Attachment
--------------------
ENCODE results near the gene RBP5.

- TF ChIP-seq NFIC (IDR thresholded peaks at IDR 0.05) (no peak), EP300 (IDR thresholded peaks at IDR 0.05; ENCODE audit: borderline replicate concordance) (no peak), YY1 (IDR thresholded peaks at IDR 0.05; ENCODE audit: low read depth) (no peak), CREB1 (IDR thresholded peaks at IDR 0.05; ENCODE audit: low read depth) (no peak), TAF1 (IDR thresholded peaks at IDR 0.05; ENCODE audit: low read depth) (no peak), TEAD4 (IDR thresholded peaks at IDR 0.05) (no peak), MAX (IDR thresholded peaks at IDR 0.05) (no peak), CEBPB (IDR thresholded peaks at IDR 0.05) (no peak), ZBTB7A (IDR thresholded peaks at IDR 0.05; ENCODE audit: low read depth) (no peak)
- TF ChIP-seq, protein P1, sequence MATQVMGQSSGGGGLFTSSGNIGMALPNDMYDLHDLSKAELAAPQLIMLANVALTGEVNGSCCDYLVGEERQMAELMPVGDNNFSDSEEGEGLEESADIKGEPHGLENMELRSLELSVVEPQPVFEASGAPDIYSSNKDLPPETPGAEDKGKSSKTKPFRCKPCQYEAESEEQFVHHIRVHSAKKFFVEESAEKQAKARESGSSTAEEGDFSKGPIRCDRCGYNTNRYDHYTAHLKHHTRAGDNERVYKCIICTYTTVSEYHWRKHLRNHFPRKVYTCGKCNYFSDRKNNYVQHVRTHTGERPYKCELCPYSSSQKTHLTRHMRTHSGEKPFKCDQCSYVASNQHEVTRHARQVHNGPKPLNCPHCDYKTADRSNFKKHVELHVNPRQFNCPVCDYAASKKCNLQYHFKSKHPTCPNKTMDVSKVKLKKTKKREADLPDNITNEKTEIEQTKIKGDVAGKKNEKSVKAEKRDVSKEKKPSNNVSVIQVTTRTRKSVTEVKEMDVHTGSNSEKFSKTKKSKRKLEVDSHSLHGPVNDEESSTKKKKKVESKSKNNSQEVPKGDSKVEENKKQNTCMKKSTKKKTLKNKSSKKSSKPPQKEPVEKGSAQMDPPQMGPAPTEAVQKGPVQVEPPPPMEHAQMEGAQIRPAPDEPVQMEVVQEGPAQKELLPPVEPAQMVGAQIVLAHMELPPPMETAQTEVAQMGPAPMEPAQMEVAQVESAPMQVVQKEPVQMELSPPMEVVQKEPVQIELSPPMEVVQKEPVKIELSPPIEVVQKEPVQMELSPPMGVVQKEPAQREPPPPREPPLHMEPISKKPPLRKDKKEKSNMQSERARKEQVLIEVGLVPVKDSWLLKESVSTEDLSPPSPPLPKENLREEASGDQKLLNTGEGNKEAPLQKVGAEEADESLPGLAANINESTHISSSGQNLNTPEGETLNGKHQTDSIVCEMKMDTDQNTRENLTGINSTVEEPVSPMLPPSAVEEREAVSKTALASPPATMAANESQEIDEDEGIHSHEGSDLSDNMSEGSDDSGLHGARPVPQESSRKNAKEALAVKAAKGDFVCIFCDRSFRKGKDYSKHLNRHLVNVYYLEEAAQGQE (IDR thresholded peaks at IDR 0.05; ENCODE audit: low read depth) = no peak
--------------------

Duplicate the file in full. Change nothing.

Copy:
ENCODE results near the gene RBP5.

- TF ChIP-seq NFIC (IDR thresholded peaks at IDR 0.05) (no peak), EP300 (IDR thresholded peaks at IDR 0.05; ENCODE audit: borderline replicate concordance) (no peak), YY1 (IDR thresholded peaks at IDR 0.05; ENCODE audit: low read depth) (no peak), CREB1 (IDR thresholded peaks at IDR 0.05; ENCODE audit: low read depth) (no peak), TAF1 (IDR thresholded peaks at IDR 0.05; ENCODE audit: low read depth) (no peak), TEAD4 (IDR thresholded peaks at IDR 0.05) (no peak), MAX (IDR thresholded peaks at IDR 0.05) (no peak), CEBPB (IDR thresholded peaks at IDR 0.05) (no peak), ZBTB7A (IDR thresholded peaks at IDR 0.05; ENCODE audit: low read depth) (no peak)
- TF ChIP-seq, protein P1, sequence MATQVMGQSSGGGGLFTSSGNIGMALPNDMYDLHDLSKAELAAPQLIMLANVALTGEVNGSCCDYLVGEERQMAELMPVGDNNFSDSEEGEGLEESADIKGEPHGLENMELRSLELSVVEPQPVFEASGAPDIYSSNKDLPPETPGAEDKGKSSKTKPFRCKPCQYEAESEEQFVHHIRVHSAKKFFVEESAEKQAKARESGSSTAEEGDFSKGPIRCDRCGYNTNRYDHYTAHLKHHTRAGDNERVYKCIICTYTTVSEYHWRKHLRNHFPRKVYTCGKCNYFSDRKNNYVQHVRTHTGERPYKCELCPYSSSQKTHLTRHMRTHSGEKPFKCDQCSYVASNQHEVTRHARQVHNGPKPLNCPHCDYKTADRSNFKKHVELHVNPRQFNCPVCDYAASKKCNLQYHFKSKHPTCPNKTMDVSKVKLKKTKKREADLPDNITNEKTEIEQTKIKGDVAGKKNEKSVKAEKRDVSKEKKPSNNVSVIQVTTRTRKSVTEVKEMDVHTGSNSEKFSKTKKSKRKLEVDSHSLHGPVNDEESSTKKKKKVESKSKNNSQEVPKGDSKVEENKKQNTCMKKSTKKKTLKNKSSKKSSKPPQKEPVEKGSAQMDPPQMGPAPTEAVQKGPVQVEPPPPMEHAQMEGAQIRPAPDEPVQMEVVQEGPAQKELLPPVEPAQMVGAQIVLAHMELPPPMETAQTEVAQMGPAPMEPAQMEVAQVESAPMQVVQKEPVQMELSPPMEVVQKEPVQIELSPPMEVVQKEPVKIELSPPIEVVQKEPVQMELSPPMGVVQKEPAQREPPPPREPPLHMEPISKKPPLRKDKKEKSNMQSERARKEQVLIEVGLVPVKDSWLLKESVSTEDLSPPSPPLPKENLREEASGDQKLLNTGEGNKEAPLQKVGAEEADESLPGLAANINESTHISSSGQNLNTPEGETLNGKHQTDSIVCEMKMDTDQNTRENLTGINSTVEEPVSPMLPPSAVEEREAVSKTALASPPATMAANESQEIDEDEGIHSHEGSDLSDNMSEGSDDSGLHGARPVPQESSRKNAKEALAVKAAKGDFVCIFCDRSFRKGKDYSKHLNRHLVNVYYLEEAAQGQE (IDR thresholded peaks at IDR 0.05; ENCODE audit: low read depth) = no peak